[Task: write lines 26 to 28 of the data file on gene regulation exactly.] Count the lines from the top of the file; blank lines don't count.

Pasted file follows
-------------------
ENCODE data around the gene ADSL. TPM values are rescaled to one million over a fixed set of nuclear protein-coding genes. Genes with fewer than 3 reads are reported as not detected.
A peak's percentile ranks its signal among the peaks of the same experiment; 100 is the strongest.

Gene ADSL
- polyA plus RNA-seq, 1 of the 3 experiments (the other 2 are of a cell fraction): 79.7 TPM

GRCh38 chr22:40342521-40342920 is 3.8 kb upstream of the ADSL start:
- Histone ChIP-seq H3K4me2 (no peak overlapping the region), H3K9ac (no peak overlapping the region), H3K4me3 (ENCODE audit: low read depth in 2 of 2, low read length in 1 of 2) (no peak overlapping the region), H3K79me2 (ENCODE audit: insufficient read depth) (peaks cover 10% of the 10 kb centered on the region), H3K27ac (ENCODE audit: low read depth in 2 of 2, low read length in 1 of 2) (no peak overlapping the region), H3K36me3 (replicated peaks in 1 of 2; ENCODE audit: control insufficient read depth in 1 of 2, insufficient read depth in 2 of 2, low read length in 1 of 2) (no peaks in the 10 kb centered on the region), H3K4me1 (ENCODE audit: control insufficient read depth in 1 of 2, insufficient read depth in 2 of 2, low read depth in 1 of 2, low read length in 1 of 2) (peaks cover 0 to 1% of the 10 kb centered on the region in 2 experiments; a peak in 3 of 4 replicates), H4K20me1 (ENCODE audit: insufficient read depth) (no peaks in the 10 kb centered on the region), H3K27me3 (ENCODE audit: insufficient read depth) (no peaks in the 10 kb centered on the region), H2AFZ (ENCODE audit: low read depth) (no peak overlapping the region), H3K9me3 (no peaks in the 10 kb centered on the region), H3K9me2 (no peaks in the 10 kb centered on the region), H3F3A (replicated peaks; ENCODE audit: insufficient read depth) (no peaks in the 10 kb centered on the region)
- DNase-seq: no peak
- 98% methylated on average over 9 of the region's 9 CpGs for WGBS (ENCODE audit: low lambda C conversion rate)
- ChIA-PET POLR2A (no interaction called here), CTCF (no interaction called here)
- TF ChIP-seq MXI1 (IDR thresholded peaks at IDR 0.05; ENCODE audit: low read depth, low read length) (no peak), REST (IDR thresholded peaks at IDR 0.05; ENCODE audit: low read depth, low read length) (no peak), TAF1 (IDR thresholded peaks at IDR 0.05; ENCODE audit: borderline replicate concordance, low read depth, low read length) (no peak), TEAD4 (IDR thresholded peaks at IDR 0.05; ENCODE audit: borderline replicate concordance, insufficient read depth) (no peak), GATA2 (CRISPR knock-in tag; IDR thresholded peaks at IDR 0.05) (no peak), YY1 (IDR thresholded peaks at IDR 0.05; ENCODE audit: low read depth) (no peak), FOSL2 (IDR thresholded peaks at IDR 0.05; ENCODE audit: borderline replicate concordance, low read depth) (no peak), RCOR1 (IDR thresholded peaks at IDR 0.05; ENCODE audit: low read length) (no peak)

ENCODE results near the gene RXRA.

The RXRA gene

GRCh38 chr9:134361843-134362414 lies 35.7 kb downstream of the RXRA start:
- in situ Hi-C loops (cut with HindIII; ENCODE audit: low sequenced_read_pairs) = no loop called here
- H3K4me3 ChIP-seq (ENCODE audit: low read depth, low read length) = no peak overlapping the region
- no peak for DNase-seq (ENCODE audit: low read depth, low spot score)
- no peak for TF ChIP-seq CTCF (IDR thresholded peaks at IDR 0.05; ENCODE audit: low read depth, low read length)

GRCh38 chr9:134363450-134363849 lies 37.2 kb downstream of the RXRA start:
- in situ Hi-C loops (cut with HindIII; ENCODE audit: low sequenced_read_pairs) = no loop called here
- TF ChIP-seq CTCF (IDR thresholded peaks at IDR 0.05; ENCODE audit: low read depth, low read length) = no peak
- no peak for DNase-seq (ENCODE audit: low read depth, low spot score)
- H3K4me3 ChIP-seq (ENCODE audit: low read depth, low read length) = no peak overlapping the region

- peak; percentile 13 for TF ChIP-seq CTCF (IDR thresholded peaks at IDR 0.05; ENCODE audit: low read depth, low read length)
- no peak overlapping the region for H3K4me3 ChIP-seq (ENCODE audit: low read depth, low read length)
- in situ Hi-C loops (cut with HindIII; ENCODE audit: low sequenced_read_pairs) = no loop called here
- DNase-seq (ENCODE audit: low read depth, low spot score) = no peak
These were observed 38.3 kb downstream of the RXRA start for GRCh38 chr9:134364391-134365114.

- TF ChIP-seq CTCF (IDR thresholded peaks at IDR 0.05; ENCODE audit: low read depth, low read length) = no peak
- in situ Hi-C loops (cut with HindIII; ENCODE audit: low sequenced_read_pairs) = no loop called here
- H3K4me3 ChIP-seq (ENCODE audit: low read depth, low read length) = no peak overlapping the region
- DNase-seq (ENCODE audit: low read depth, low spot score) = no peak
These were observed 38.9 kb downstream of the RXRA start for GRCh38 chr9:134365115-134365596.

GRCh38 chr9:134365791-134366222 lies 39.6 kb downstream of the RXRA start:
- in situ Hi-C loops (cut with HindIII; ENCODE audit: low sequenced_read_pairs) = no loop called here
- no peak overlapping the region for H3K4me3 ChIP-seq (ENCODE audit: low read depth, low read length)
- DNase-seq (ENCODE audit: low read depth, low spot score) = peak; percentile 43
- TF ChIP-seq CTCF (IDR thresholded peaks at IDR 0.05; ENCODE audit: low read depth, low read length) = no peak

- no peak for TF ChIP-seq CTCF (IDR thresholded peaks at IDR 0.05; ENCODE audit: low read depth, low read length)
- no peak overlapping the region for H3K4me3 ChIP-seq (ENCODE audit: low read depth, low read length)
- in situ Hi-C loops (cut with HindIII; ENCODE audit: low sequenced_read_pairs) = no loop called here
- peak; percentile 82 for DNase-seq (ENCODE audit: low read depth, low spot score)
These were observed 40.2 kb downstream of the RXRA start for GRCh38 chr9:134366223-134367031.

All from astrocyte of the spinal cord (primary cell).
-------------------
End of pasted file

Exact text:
- DNase-seq (ENCODE audit: low read depth, low spot score) = no peak
These were observed 38.3 kb downstream of the RXRA start for GRCh38 chr9:134364391-134365114.

- TF ChIP-seq CTCF (IDR thresholded peaks at IDR 0.05; ENCODE audit: low read depth, low read length) = no peak